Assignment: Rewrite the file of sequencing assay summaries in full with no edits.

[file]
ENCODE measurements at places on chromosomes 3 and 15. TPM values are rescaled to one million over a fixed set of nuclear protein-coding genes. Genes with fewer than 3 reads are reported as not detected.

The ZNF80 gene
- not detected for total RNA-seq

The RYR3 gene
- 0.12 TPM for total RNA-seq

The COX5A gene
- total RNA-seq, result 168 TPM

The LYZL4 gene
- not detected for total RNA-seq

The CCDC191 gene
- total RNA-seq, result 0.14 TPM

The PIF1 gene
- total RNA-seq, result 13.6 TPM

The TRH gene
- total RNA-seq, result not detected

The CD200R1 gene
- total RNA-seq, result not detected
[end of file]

ENCODE measurements at places on chromosomes 3 and 15. TPM values are rescaled to one million over a fixed set of nuclear protein-coding genes. Genes with fewer than 3 reads are reported as not detected.

The ZNF80 gene
- not detected for total RNA-seq

The RYR3 gene
- 0.12 TPM for total RNA-seq

The COX5A gene
- total RNA-seq, result 168 TPM

The LYZL4 gene
- not detected for total RNA-seq

The CCDC191 gene
- total RNA-seq, result 0.14 TPM

The PIF1 gene
- total RNA-seq, result 13.6 TPM

The TRH gene
- total RNA-seq, result not detected

The CD200R1 gene
- total RNA-seq, result not detected